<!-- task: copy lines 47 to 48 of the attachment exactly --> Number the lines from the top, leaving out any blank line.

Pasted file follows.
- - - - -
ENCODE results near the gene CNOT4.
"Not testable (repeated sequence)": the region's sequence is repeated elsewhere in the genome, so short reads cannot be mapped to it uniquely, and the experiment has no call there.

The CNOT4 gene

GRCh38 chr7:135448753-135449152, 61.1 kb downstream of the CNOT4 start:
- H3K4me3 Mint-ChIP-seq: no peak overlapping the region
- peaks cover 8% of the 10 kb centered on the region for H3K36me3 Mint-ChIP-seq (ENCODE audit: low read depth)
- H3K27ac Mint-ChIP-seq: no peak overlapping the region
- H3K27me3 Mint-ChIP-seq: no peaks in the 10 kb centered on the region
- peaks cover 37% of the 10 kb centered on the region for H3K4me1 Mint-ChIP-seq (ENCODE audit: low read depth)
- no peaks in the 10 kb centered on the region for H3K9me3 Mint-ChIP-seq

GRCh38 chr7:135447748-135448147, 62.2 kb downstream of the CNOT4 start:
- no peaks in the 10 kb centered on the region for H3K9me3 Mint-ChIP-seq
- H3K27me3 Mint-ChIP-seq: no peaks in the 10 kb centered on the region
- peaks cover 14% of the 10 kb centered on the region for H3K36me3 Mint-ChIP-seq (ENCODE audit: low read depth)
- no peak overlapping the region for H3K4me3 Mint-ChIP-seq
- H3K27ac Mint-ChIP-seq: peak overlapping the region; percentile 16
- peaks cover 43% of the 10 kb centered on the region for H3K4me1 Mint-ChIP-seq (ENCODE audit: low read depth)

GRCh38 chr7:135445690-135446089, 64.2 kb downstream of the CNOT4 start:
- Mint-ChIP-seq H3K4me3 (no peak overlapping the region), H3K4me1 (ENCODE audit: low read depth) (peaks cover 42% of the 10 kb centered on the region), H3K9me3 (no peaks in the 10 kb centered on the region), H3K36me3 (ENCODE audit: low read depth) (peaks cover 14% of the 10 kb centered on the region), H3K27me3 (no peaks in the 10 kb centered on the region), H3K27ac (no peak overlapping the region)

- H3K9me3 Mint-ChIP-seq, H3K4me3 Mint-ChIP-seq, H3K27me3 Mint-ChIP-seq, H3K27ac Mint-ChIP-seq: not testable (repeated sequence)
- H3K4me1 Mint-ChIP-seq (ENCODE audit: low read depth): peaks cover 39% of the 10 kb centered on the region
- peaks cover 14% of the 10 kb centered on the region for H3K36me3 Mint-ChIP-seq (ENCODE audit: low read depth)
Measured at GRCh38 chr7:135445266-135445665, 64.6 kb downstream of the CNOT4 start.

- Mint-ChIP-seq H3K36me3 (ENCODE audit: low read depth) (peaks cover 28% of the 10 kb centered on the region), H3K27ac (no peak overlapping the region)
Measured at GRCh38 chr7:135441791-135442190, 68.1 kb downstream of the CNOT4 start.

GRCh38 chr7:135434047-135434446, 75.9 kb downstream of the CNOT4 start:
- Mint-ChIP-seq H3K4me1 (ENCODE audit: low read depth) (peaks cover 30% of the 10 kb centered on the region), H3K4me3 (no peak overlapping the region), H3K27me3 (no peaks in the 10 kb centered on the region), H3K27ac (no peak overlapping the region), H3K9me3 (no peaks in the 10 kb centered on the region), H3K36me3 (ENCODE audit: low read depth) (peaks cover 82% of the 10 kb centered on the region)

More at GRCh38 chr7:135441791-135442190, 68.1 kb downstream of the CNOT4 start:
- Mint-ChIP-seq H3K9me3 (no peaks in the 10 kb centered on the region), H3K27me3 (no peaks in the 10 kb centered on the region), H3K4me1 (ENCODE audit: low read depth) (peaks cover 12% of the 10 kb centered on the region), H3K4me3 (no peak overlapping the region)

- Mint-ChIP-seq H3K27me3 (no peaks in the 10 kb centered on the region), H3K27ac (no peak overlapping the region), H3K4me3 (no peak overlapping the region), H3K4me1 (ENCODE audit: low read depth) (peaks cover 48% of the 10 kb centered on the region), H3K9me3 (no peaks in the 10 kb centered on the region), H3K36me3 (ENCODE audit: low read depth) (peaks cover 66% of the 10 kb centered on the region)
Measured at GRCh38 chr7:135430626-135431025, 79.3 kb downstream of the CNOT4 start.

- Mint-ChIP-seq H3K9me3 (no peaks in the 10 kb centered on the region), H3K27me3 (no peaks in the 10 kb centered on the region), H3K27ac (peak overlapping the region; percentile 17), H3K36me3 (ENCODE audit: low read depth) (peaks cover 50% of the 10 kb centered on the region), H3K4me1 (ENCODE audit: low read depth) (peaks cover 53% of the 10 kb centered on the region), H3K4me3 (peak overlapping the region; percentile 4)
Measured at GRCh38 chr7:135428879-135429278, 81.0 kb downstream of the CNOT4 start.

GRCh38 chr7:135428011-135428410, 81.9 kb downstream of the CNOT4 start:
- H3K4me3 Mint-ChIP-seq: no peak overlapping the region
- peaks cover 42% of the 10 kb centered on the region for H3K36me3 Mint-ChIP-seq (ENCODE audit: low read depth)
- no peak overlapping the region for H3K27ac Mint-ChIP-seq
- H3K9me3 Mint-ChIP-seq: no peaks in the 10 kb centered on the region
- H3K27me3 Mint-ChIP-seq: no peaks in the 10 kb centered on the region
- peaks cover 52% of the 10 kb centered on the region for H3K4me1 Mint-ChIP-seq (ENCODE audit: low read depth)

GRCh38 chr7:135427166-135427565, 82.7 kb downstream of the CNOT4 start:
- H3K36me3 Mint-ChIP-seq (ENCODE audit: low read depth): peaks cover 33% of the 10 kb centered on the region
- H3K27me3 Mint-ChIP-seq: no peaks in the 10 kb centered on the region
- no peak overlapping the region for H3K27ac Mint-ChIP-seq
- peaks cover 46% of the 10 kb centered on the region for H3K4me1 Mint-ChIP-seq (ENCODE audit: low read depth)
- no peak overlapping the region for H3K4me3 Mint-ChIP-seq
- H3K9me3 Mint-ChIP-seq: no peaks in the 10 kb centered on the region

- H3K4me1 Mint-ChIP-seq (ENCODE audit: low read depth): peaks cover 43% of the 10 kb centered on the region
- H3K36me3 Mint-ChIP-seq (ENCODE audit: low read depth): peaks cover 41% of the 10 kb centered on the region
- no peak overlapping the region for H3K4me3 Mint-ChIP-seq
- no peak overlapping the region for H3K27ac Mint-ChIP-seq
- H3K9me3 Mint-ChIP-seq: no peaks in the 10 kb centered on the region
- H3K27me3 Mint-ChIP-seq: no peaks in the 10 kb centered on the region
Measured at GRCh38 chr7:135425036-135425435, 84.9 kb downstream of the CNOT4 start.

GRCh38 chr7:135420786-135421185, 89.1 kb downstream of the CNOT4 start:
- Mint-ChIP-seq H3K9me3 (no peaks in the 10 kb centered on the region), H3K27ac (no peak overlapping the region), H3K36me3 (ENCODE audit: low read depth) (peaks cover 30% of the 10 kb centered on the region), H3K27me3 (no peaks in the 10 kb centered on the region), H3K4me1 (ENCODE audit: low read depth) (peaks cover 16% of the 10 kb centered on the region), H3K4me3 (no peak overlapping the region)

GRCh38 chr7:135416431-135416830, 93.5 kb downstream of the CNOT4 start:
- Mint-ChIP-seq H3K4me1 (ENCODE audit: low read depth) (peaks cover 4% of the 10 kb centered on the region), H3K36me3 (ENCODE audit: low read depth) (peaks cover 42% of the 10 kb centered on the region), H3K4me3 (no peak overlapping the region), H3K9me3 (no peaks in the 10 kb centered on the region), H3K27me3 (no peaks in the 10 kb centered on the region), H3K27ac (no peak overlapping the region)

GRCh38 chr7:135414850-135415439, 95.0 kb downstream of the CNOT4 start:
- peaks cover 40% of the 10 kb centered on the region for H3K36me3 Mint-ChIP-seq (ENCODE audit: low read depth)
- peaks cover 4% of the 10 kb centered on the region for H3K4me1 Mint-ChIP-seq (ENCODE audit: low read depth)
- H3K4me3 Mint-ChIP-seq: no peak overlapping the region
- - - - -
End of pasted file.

- H3K9me3 Mint-ChIP-seq: no peaks in the 10 kb centered on the region

- H3K4me1 Mint-ChIP-seq (ENCODE audit: low read depth): peaks cover 43% of the 10 kb centered on the region